Gardens like this one don’t just pop-up overnight. They’re cleverly planned, painstakingly pruned and forever a work-in-progress.
Ann-Maree Winter’s seven acre property is always changing. Her perennial garden is now in its sixth year of bloom, and it’s a symphony of colour. So, like an artist with a brush, she is continually keeping an eye on the balance of the tones and notes within the palette.
‘There is so much colour in this garden… I take lots of photos to remind myself of jarring notes within the composition,’ she says.
Sometimes, she leaves the plants as they are — as she’s done with the ‘unexpected’ red poppies in the perennial section.
‘I’ve grown to appreciate them, but won’t be repeating,’ she notes.
Other times, she’ll pull a plant that isn’t sitting well within the composition and relegate it to the ‘mish mash of the picking garden, or the compost’.
Since moving onto the property in 2015 Ann-Maree has gradually transformed the once barren expanse of gravel, grass and lomandras into a showcase of nature’s best.
The front garden features a textural combination of natives and exotics with a towering trio of Ecualypts on the lawn, and to the side is the productive and picking garden, complete with compost bays.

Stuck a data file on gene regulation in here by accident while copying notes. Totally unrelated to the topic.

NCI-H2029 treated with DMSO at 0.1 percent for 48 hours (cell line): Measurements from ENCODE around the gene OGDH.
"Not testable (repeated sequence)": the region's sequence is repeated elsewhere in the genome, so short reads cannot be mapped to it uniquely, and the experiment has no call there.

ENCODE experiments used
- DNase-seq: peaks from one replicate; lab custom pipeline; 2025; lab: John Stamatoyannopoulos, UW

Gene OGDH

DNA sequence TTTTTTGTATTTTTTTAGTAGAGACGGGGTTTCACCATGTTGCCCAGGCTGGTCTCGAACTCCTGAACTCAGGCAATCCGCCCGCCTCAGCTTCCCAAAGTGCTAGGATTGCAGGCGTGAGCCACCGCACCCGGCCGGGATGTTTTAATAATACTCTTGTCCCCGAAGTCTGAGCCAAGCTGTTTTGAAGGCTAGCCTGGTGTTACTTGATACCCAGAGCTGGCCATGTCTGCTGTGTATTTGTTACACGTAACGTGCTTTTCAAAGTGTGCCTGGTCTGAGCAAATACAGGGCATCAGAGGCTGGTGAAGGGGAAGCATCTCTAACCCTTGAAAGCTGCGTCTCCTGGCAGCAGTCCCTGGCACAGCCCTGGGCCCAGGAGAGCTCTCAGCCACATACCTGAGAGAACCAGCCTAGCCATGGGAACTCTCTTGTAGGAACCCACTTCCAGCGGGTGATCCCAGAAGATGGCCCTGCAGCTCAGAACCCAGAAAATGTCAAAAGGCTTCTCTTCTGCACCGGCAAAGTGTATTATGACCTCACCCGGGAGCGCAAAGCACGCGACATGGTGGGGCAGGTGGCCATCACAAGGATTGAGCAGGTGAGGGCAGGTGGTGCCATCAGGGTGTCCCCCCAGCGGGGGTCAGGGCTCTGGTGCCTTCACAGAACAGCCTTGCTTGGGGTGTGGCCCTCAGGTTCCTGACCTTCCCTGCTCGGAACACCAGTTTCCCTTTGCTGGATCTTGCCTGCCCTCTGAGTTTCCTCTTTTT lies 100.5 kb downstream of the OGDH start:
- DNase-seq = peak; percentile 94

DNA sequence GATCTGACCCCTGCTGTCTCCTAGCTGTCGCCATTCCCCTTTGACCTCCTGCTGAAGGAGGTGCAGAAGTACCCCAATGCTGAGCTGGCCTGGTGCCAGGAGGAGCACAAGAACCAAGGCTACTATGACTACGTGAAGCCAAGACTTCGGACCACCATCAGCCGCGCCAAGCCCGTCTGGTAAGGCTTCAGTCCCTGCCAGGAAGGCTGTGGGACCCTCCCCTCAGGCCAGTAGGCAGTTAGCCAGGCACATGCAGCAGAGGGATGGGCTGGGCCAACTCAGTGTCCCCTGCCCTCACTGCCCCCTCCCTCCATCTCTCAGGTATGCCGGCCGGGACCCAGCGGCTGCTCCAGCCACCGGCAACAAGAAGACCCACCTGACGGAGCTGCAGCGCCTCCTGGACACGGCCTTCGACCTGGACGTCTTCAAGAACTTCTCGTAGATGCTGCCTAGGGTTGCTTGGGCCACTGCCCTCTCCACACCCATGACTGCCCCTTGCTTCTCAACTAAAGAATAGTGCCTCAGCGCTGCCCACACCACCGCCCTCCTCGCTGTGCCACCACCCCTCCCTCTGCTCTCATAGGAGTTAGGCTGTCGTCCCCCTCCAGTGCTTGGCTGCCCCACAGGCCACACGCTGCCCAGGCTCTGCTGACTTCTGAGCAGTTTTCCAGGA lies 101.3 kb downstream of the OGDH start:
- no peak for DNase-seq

The back garden, also known as the perennial garden, is where Ann-Maree experiments with colour and texture.
‘The slope and exposed nature of the site has been the greatest challenge’, she says. ‘We had large rocks placed to break up the slope and we’ve planted a hedge to protect the new plantings from the wind and western sun… stepping different areas within that space has created conditions to suit a variety of plants.’
‘My favourite part of the garden is wandering the gravel paths, noticing the daily changes and looking down through the perennials and grasses to the paddocks and gum trees in the distance,’ says Ann-Maree.
Further down the hill is her latest project; a new garden area on a steep slope planted out with succulents, more perennials and grasses in a subdued palette to create a seamless transition with the distant views.
‘The garden is so much more alive now… it’s immersive and just a beautiful place to be with the sights, sounds and movement.’